Thank you for all the support and questions. I’ve taken some time as I didn’t want to inflate things in the context of the post Kona hype, but instead provide a sober reflection on the performance of Daniela Ryf.
There has been no shortage of compliments and praise. All thoroughly deserved. It was the best female performance the Hawaii Ironman has seen in its 38 year history.
For our own coaching group it was a performance that marks a 10 year-culmination in our training systems since moving away from short course to focus on Ironman racing in 2006. In that time we have many, many terrific performances – whose influence all contributed to Daniela’s record breaking win last week.
Bella Bayliss, Belinda Granger, Bek Preson, Bek Keat, Erika Csomor, Teresa Macel, Lucie Zelenkova and of course the great Chrissie Wellington all multiple Ironman winners and terrific champions who helped us towards the stage of perfecting the ‘no weakness race’.
All of these athletes were very, very strong in at least one or two disciplines, with Chrissie being ‘phenomenal’ in two.
What we saw with the next of wave of champions was a slight evolution in terms of racing approach – Jodie Swallow, Mary Beth Ellis, and Caroline Steffen ‘no weakness’ athletes who lifted the performance levels with all round swim, bike and run strengths. I mention all these great athletes as their refinement of training and the experience of preparation all contributed to Daniela’s performance last Saturday.
The women’s side of the sport has now seen the first athlete who is ‘phenomenal’ in the Chrissie sense across all three disciplines. The bar has been set for the next generation of champions.
To address the endless questions of ‘Can she go faster?’ I’m not sure that she needs to. However in only her third season of Ironman and at 29, history would suggest there is scope to keep improving. It’s been a journey of learning and discovery and we thank all athletes who have helped progress to new levels.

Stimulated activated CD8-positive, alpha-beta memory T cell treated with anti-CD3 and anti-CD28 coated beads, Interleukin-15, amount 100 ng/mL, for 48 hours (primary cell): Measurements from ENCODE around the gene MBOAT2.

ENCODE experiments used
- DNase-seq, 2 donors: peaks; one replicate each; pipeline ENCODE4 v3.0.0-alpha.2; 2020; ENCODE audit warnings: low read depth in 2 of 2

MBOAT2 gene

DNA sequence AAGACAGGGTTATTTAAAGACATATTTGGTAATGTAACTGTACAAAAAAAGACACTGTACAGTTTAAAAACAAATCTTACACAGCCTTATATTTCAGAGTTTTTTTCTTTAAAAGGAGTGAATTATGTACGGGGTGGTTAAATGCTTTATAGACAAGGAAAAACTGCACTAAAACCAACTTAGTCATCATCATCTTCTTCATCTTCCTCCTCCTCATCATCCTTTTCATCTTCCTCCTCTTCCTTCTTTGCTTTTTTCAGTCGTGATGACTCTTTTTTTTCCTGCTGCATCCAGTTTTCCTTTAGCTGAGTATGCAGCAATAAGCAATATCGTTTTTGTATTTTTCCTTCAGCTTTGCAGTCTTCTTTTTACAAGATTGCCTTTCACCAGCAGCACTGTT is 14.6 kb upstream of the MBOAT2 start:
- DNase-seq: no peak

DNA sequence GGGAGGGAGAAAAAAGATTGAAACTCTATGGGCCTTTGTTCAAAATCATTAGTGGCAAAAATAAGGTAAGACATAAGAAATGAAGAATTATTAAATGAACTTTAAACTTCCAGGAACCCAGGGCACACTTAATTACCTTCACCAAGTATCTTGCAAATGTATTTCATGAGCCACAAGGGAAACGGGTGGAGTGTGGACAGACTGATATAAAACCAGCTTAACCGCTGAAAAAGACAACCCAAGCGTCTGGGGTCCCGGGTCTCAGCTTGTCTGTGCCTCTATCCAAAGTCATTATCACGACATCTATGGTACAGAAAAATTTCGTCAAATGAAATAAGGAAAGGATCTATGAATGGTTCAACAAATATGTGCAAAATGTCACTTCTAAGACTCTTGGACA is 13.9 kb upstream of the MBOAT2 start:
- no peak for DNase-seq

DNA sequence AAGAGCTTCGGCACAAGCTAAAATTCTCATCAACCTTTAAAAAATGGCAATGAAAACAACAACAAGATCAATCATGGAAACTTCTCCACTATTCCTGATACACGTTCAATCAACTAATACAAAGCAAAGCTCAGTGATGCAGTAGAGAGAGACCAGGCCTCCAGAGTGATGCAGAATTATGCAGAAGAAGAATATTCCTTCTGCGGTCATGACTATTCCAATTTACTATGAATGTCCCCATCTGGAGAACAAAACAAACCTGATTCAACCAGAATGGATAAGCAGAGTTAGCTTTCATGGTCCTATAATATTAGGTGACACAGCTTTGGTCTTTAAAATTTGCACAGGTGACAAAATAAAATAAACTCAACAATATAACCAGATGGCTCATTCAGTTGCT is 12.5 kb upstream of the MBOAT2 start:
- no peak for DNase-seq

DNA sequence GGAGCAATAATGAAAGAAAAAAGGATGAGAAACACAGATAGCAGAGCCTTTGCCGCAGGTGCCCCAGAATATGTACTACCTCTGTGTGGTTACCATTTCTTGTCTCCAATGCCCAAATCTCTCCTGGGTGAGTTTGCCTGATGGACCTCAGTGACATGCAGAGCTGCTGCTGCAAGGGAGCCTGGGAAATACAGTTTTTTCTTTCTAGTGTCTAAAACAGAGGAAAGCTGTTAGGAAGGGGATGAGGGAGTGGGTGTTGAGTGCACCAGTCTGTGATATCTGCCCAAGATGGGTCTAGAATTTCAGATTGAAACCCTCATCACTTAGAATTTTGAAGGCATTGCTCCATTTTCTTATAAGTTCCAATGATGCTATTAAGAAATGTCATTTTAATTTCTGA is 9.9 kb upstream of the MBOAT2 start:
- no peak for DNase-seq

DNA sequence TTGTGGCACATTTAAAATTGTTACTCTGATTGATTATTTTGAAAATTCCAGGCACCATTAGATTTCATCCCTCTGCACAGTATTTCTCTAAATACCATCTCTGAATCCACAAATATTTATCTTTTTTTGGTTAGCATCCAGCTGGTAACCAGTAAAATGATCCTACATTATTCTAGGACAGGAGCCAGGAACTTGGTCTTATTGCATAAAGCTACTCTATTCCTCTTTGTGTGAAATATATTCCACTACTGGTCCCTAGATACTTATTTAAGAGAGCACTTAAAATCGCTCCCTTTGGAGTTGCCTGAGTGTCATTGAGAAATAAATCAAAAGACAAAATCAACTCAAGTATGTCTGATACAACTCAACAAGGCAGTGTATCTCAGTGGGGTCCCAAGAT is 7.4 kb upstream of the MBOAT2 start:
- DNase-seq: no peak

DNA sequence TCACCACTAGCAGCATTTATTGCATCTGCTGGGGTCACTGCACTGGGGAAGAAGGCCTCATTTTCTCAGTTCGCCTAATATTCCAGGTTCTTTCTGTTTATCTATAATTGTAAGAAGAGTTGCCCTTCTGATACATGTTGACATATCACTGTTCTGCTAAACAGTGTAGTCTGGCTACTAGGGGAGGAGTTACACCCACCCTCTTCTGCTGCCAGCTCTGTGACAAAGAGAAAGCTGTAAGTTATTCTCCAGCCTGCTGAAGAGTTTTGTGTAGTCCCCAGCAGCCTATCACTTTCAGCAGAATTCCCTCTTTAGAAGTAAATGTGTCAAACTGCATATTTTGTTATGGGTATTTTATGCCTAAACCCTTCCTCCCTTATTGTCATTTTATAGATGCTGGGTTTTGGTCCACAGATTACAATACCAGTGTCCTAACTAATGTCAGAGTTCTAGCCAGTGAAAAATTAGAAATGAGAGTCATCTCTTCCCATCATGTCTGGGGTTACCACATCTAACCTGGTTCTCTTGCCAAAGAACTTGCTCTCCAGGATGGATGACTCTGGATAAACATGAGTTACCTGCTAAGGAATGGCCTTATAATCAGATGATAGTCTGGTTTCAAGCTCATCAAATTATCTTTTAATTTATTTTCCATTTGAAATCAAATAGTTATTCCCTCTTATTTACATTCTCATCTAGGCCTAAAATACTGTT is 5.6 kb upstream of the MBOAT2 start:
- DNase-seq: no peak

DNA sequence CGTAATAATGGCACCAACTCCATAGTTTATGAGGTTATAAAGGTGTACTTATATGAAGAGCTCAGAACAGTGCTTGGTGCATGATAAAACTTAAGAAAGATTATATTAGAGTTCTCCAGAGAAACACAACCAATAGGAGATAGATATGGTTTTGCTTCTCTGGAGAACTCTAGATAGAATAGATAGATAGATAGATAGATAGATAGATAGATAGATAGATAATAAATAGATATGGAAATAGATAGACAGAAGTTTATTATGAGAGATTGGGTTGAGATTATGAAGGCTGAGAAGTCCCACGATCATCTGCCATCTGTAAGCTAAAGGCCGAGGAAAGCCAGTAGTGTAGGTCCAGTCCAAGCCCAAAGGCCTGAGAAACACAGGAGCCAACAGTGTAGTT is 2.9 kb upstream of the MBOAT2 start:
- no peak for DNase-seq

I wrote back in August that Jan Frodeno and Daniela represented a new era in the sport. There’s nothing from last week’s performance that should make anyone think any different.
Jan had a shocking race. A real stinker. Never looked comfortable all day.
He still won by almost 4 minutes, which is a sign of a champion, but also very ominous for his current long course opponents. We congratulate him on another outstanding season and what he is doing for the sport.
Unfortunately for years now the men’s race is just not near the women’s performances.
Of course I will get flack for saying so, but performances have stagnated over the years and the standard does not match their ITU counterparts. The Germans dominated (5 of the top 7) not because they are super fast, but because the quality was of a Domestic German Championship.
Instead of falling over ourselves from a 2:39 run performance of the third place finisher – the men should be viewing this as the norm, not the ‘wow’ moment of the race. Especially as we starting to get the packs on the bike. It’s instructive that not one Top 10 man in 10 years has ever contacted me saying ‘I want the win’ no matter the dominance of our women, the success of our men in ITU days, or the fact that most of our Ironman male winners started as age group athletes who have gone on to compete against the so called pros.
Their preparations, their techniques and their training should all be up for a rethink. 2:36 is not only possible for a Top 10 athlete, but should be considered ‘on par’. Those who don’t believe so are in for a reality check when the current short course boys Gomez, Brownlees, Mola, Murray decide to go long.
Until that reality dawns, we’ll keep seeing the top women outrunning them.
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